Employers should adopt policies to make it easier for employees to continue working past retirement age, says a report from the Aegon Center for Longevity and Retirement released Thursday.
Aegon, in collaboration with the Transamerica Center for Retirement Studies, polled 16,000 employees worldwide to produce “The New Flexible Retirement” report, which says today's workers are expecting to slowly transition into retirement but face a significant obstacle in that few employers have employment practices to support them.
“Population aging is a global phenomenon,” says Catherine Collinson, executive director of the Aegon Center and president of the Transamerica Center. “The shift toward a proportionally smaller working-age population and larger older population is disrupting traditional employment models and the fundamental economics of government-sponsored social security systems around the world.”
“A flexible retirement, which offers workers the ability to pursue their own personalized transition, can create opportunities to work longer, continue earning income and stay active and involved in society,” she adds. “Moreover, a new flexible retirement can create a win-win situation by serving as a powerful tool to help solve the government, Social Security and employer-related retirement issues resulting from an aging population.”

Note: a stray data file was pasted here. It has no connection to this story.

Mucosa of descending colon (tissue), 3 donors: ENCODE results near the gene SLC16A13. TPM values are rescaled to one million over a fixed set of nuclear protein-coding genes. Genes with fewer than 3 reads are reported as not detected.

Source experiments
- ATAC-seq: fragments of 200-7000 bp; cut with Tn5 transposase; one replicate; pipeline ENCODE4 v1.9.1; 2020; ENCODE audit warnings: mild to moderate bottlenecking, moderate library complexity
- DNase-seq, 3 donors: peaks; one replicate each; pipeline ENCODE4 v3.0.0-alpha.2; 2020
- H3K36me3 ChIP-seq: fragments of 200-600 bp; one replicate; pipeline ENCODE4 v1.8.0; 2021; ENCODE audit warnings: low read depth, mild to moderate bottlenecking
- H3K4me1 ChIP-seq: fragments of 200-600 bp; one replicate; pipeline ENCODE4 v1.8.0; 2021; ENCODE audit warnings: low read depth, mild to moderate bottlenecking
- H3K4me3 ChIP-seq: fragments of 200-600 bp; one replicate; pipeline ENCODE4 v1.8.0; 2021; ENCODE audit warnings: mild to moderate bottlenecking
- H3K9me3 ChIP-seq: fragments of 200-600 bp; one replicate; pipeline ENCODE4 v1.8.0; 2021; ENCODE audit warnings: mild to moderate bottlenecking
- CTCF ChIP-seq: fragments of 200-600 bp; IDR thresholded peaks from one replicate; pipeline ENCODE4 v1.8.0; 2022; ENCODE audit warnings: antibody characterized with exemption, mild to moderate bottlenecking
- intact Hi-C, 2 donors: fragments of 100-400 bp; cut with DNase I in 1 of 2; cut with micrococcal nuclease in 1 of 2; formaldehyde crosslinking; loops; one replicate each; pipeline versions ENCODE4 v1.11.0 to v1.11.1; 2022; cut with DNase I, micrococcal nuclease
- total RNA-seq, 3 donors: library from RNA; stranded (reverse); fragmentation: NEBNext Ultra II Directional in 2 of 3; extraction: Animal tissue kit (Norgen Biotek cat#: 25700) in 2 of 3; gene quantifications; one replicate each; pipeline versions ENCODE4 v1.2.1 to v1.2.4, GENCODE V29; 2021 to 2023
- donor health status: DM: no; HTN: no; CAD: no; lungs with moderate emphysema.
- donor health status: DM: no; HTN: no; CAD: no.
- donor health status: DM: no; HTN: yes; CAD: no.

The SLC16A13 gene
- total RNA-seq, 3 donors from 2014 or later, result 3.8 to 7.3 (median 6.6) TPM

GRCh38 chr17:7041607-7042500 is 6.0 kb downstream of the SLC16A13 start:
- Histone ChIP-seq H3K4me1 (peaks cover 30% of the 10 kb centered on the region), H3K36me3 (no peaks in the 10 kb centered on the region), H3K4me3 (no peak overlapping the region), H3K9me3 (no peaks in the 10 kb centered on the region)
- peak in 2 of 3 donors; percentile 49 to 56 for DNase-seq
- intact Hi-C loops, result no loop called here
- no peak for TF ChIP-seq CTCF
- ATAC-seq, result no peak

Globally, the survey found that 51 percent of all workers now expect to retire at age 65 or later (or not at all), and 56 percent envision a flexible transition to retirement. The most common reasons employees give for continuing to work to some extent in retirement are that they want to keep active, they enjoy their work or they have financial concerns.
However, few employers offer policies to help older, experienced workers slowly switch to retirement. The survey found that only 27 percent of workers age 55 and older say their employers offer the opportunity to shift from full-time to part-time working arrangements. Only 9 percent of workers age 55 and older say their employer offers retraining opportunities to extend their careers.
“Employers may be overlooking the opportunity to tap into the knowledge, skills and loyalty of older workers,” Collinson says. “By adopting business practices to support a flexible retirement, employers can benefit from improved succession planning and the ability to optimize their workforce management.”
Employers can help workers ease into retirement by promoting age-friendly work environments with flexible work arrangements. Governments could remove disincentives in Social Security and workplace retirement plans that keep people from working past a fixed retirement age.
Collinson concludes: “A clear strategy for promoting the new flexible retirement can benefit workers, employers and governments in addressing the challenges created by population aging and building retirement systems that are affordable, sustainable and achievable for all.”